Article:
Blueberry Insect Pests Management Review

Introduction. According to the data from the 1997 Census of Agriculture, Massachusetts raises 469 acres of highbush (tame) and 278 acres of lowbush (wild) blueberries. When combined, blueberries represent about 57% of the berry production in the Commonwealth (excluding cranberries). The official estimated cash value of this crop is $1,575,000 highbush and $240,000 lowbush. The actual farm-gate value of this crop is likely to be somewhat more, perhaps a lot higher. Effective management of insects diseases and weeds, as well as good soil management, plant nutrition and pruning, are key to setting the stage for profitable blueberry production. Of course, harvesting and marketing factors come into play, too. But, first we have to get a good marketable crop on the bush.
Over the last 2 years, the UMass Extension Small Fruit Program has conducted some intensive work on blueberry production, focusing on field testing of IPM practices derived from work in other states, notably New Jersey, New York, and Maine. This paper will review the aspects of that work that had to do with the management of primary insect pests of both highbush and lowbush blueberries in Massachusetts.

It is important to keep in mind the larger perspective of IPM, even while looking at specific elements of the pest complex found in blueberries. Why? Because what we do to manage one aspect of the crop, often has an effect on another aspect of the crop. The important elements of IPM include:

  • Insect pest management (scouting)
  • Disease management (weather monitoring)
  • Weed management (annual survey)
  • Nutrition management (soil test, tissue test)
  • Growth Management (pruning, mulching)
  • Sprayer calibration

I mention this to encourage the reader to remember the holistic nature of the system and that all elements working together are needed for effective and profitable management of any crop.

Managing Insects in Blueberries. The insect pest complex found in blueberries consists generally of blueberry maggot fly, cranberry fruitworm, cherry fruitworm, aphids and leafhoppers (virus vectors), various leafrollers, blueberry blossom weevil, blueberry tip borer, blueberry stem borer, dogwood borer, plum curculio, scale insects, Japanese beetles, yellow jackets, and sometimes gypsy moth. This paper will discuss the identification, life cycles, and management of the two most significant of these insects for New England production, cranberry fruitworm and blueberry maggot.

Cranberry Fruitworm (Acrobasis vaccinii)

Adult cranberry fruitworm (CFW) moths are active in blueberries from June through early August. The front wings are gray-brown with two very small dark dots near the front margin. There are also two white markings, one toward the base of the front wings and the other one around the middle of the front margin. The hindwings are also gray-brown. They are seldom seen because they are active only at night. During the day they stay hidden among the crop plants or weeds.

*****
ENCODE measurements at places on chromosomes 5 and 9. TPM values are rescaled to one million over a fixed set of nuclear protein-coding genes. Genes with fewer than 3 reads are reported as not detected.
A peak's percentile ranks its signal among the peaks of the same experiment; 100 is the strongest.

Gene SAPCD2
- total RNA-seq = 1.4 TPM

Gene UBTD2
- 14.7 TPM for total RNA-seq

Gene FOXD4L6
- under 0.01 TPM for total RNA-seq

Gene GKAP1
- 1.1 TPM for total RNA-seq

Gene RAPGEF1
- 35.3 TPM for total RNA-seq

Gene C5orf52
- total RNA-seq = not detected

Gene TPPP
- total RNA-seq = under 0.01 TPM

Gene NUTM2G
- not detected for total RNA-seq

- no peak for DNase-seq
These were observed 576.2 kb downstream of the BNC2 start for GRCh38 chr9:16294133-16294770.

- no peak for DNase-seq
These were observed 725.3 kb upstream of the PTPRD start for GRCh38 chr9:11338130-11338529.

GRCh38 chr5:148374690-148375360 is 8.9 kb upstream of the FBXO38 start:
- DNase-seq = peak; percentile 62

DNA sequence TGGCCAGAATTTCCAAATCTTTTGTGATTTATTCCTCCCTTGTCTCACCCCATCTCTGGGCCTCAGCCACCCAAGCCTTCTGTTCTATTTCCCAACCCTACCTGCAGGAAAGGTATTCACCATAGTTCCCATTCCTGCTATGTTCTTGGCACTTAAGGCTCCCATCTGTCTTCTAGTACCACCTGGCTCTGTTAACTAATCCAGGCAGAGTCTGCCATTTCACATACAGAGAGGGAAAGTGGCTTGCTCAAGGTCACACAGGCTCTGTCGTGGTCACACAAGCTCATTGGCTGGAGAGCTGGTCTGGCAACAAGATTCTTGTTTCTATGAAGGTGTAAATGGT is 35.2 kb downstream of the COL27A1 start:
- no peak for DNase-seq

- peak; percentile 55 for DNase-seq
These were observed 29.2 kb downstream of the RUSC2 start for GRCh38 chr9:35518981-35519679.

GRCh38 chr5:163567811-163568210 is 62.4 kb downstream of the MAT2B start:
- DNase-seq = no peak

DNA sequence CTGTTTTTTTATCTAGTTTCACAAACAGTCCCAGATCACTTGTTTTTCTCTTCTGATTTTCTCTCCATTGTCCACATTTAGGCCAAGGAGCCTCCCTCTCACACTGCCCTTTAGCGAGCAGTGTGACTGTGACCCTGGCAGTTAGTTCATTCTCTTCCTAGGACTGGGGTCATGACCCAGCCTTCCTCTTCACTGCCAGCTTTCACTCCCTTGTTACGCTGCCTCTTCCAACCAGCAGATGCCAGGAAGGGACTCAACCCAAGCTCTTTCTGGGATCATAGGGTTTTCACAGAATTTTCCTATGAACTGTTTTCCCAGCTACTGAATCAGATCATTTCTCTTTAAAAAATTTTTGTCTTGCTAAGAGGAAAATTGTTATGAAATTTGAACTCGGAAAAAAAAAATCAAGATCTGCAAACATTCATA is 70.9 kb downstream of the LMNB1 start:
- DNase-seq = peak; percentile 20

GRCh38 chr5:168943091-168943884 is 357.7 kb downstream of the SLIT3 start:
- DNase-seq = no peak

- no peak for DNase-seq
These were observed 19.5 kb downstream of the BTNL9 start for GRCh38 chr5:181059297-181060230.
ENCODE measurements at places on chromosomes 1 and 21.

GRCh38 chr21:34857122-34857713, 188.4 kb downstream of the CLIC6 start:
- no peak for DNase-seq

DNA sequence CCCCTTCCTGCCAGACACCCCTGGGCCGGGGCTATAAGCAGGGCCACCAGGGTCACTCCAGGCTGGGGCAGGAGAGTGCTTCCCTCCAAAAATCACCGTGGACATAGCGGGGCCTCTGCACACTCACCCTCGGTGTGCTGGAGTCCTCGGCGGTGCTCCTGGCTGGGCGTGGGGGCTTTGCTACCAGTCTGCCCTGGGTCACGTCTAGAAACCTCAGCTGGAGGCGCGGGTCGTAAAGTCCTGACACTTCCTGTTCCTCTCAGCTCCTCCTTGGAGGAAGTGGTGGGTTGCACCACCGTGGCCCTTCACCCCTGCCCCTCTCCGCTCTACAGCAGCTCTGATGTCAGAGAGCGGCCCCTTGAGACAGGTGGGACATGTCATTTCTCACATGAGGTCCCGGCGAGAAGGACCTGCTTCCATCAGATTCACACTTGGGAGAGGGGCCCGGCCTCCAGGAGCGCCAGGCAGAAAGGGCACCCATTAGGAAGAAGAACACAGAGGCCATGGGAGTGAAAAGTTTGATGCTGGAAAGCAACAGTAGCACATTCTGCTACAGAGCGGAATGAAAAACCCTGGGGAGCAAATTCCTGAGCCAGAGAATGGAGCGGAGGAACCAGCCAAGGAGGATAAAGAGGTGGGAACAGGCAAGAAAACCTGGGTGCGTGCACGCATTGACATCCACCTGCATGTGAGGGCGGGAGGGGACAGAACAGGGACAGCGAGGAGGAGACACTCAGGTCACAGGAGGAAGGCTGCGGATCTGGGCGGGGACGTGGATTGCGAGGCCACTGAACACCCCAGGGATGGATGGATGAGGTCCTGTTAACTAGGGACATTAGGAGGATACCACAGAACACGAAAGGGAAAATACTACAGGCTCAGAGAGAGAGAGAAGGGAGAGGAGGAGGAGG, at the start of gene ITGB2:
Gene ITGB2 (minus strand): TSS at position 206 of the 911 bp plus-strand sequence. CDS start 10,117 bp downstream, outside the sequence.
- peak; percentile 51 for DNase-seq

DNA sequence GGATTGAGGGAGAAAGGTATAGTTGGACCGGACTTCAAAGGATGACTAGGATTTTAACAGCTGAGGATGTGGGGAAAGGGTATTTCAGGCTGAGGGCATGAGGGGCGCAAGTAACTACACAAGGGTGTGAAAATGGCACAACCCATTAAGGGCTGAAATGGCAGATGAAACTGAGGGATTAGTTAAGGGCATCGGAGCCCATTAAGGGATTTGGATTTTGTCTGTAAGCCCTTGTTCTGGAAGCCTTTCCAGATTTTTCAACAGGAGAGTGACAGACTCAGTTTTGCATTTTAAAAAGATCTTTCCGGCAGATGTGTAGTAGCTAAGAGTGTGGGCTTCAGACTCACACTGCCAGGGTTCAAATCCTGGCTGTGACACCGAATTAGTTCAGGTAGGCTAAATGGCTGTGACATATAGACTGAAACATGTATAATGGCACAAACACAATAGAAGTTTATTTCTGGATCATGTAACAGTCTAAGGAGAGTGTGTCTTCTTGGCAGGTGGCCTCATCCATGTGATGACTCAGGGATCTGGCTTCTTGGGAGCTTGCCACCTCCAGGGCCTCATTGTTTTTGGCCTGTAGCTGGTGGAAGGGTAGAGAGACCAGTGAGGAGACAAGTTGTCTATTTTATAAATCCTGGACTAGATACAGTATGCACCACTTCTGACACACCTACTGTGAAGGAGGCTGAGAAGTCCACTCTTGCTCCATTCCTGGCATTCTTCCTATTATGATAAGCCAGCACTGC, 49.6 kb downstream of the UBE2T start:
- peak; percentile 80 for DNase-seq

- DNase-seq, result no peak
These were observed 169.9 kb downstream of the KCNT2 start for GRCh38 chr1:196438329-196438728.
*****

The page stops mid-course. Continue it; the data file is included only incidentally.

Eggs are laid singly in the calyx end, or blossom end, of berries by the adult female moths while the berries are small and green. Rarely does another moth deposit an egg on a berry that already has an egg present. As they near hatch, the eggs develop an irregular orange streak. This is generally only 3-5 days after being laid. When looking for eggs it is best to use a magnifying lens of some kind as it is nearly impossible to see the eggs.

The CFW larva (caterpillar) is mainly green with some brownish-red coloration on its top surface and measures about 1/2 inch or more at maturity. Once larvae have emerged from the eggs, they immediately crawl to the stem end of the berry. They then burrow their way into the berry, close the entrance hole with silk, and begin to feed. They are found first within green fruit which will turn blue prematurely. This characteristic offers growers a “red (or blue!) flag” alerting them to the infestation. They feed from early June through harvest, and during that time, each larva will typically move from one berry to another, hollowing out several berries in a cluster. Each larva will molt roughly five times (going through six instar stages). Feeding reduces the crop and spoils marketability of the berries. Larvae will consume from 3-6 berries, filling them with brown frass, and web together fruit with silk.

When CFW larva reaches its last instar stage, it will drop to the ground and spin a cocoon of silk, leaf litter and soil, thus beginning its hibernaculum stage. This is the dormant stage in which the larva lives out the winter months. In the spring the hibernacula will begin to pupate and within about five weeks the adult form, or moth, will emerge. These moths emerge over a long period between the end of May and the end of July. Within a few days after emergence the females will mate and begin laying eggs in the calyx end of the fruit.

Cranberry Fruitworm Management. If damage has been noted in a planting, scouting for the pest using pheromone traps the following year is recommended. These are wing traps that contain a lure which is impregnated with a synthetic replication of the female CFW sex pheromone. As such, the traps attract male moths which are caught by the sticky surface of the floor of the trap. Traps should be checked at least once each week, the number of CFW moths recorded, and then moths removed in order to determine the next week’s catch. Lures are effective for 2-3 weeks and should be replaced periodically during the scouting period which lasts for 5-8 weeks beginning mid-May.